On Becoming a Snake
I remember the tank and the heat lamp,
the stripped branch and the stones.
I am riding a black cat through the night.
My skin is almost bloody with scales
and turning toward scale. Whatever
of the earth I give, I am the whole
shiver of exoskeleton and scalp.
The dream of arms has left us.
Everything quakes and we writhe.
Upwards upwards, all movement
proceeds from the eye.
I miss my rounded tongue most.
Never the ache of thigh, never
the dry winter pressing, but the clack
in the back of the cheek,
the glottal and the stop—oh,
the sorrow of only this this this
You might kill me with a brick.
Bio: Laura Lee Washburn is the Director of Creative Writing at Pittsburg State University in Kansas, and the author of This Good Warm Place: 10th Anniversary Expanded Edition (March Street) and Watching the Contortionists (Palanquin Chapbook Prize). Her poetry has appeared in such journals as Cavalier Literary Couture, Carolina Quarterly, Ninth Letter, The Sun, Red Rock Review, and Valparaiso Review. Born in Virginia Beach, Virginia, she has also lived and worked in Arizona and in Missouri. She is married to the writer Roland Sodowsky, plays an active role in the activites of her local NOW chapter, and is one of the founders and the Co-President of the Board of SEK Women Helping Women. https://www.facebook.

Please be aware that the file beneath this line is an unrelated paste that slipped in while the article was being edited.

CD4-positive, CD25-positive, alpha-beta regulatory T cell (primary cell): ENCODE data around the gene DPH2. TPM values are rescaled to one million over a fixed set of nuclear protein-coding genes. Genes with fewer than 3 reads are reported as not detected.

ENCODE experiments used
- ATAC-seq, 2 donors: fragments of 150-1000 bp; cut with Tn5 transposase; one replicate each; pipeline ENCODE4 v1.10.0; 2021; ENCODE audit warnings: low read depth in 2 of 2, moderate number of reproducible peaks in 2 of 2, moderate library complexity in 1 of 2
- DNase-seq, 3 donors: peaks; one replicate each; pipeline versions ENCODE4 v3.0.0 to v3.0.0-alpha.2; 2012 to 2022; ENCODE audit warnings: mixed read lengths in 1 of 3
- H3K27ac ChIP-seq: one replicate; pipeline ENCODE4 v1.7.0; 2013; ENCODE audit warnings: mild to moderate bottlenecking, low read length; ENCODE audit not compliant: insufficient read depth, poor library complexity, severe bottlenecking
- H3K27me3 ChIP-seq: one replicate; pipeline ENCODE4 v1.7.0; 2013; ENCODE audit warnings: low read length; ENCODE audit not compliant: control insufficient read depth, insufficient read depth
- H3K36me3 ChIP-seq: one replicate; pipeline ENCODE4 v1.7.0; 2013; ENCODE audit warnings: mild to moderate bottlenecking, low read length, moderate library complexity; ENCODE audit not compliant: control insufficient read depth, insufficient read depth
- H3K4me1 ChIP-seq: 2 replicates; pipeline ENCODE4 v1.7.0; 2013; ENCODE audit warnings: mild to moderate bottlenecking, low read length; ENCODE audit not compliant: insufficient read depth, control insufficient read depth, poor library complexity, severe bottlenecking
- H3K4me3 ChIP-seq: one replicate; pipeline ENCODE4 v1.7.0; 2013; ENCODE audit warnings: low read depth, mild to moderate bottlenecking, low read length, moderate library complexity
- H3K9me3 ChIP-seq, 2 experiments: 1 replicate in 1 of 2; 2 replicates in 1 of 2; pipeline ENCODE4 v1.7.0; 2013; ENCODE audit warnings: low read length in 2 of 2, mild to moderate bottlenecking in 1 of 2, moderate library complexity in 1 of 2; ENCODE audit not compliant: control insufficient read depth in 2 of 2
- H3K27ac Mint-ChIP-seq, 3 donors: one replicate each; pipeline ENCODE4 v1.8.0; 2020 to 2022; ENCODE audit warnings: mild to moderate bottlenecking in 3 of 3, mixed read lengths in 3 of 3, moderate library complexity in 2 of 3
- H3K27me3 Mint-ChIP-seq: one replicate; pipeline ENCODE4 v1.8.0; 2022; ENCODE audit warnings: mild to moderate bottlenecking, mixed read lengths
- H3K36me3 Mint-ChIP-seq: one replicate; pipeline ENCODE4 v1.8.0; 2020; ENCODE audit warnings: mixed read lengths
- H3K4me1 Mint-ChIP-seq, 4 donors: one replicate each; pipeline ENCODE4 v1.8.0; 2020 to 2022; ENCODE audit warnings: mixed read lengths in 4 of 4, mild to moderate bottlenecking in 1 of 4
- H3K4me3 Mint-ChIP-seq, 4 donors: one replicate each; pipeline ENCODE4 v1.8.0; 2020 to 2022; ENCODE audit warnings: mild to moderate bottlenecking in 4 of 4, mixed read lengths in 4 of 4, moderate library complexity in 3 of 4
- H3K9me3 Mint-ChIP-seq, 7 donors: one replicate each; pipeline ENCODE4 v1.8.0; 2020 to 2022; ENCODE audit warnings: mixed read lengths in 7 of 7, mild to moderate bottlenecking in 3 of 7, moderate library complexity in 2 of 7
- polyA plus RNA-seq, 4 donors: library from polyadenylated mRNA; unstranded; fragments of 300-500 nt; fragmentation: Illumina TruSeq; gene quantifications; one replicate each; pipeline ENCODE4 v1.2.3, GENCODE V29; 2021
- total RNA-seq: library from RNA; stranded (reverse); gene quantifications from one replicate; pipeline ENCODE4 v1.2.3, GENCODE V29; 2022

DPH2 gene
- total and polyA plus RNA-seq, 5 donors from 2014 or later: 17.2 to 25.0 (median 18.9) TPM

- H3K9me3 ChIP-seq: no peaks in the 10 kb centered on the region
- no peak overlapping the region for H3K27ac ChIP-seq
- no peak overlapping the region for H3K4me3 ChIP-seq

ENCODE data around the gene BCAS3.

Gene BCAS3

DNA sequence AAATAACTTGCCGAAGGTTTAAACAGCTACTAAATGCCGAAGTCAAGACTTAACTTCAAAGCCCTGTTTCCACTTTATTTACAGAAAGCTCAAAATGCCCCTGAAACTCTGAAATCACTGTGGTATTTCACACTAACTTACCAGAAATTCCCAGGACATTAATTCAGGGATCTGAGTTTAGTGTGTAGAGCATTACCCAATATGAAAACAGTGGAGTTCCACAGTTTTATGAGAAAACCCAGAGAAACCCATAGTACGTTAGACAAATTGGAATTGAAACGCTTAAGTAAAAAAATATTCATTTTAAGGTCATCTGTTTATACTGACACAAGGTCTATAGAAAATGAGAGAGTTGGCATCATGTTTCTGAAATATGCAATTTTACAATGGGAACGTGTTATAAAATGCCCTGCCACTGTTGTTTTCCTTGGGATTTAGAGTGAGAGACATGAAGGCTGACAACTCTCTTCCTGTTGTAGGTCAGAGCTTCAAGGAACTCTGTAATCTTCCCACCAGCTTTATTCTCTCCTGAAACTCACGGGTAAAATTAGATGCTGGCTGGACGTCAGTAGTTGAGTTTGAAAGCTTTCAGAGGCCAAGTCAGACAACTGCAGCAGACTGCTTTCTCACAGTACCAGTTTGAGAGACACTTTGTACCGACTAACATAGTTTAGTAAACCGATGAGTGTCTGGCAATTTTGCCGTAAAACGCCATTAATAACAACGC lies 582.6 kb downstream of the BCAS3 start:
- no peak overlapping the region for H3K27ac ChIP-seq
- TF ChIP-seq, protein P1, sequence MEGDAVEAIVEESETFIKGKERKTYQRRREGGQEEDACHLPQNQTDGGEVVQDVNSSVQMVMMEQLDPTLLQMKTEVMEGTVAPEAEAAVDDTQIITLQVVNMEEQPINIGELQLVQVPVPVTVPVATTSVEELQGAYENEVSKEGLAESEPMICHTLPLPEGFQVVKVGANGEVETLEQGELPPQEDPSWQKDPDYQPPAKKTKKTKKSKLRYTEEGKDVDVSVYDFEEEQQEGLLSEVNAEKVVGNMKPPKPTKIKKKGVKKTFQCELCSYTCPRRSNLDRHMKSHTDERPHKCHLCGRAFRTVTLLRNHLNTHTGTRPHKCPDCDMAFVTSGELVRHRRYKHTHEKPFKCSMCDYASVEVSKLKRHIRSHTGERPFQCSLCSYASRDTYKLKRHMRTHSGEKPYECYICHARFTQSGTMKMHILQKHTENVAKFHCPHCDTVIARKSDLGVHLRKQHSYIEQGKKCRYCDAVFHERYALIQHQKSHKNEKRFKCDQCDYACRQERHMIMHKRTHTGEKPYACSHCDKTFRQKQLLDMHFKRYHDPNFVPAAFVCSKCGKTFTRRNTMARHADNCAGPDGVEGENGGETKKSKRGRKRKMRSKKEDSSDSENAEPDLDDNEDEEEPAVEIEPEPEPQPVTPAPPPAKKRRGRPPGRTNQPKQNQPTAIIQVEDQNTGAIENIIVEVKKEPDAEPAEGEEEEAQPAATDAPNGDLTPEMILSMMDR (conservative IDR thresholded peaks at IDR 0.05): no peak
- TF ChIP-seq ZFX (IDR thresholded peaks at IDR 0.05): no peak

This poem was originally published in Cavalier Literary Couture Feb 2011ReplyDelete